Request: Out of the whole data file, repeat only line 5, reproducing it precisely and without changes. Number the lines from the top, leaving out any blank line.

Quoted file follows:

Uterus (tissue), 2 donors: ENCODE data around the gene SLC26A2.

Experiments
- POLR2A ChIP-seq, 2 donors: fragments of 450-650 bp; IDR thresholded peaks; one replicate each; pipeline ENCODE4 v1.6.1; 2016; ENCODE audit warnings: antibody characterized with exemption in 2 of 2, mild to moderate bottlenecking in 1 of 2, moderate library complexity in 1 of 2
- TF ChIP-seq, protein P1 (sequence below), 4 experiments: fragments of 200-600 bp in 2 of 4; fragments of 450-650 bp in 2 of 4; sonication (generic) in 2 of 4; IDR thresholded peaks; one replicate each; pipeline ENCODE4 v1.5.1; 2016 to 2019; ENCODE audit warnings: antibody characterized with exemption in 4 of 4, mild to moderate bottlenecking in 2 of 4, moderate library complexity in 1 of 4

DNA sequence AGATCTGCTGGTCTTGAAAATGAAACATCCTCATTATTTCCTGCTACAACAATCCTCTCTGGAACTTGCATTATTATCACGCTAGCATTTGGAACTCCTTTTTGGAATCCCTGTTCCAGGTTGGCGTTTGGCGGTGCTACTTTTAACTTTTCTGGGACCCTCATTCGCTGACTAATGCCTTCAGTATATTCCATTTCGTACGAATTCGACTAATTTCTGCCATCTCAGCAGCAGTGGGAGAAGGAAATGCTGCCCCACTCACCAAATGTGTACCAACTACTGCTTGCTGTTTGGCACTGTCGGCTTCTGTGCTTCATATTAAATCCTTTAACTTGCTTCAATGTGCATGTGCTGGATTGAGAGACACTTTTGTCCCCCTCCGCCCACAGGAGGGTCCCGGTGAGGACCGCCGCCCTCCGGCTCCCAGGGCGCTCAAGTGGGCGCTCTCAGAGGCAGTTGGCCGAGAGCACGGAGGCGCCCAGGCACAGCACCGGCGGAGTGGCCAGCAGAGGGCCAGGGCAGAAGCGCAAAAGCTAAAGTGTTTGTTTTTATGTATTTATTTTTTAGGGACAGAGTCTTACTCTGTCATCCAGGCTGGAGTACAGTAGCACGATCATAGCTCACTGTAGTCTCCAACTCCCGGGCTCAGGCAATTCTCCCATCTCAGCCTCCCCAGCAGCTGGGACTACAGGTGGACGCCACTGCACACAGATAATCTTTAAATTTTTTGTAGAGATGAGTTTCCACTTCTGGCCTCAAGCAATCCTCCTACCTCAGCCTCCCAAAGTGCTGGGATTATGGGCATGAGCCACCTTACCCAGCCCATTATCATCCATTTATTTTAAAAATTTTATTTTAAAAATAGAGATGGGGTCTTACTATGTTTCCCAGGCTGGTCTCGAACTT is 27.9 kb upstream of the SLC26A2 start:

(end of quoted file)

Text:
DNA sequence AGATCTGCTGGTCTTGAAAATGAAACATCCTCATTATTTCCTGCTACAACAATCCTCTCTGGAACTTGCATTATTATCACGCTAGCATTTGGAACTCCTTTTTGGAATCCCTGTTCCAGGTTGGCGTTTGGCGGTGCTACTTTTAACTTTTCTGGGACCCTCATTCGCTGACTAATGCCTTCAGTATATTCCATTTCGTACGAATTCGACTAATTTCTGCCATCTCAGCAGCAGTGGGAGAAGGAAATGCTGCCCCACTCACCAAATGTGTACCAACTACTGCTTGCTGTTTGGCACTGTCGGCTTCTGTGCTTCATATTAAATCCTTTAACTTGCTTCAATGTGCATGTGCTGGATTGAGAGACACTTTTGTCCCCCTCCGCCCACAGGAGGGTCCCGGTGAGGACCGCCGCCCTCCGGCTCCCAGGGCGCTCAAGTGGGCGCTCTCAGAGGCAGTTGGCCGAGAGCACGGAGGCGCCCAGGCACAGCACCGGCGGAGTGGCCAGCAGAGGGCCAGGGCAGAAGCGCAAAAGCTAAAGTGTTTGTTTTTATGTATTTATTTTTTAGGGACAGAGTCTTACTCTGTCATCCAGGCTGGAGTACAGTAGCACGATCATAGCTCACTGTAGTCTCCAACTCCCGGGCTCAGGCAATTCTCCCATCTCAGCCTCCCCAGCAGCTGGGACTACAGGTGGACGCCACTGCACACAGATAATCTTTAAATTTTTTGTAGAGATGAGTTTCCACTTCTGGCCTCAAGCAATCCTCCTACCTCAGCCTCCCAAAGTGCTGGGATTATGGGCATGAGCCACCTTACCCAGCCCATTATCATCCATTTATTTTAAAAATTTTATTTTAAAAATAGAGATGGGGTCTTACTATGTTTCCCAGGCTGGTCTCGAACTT is 27.9 kb upstream of the SLC26A2 start: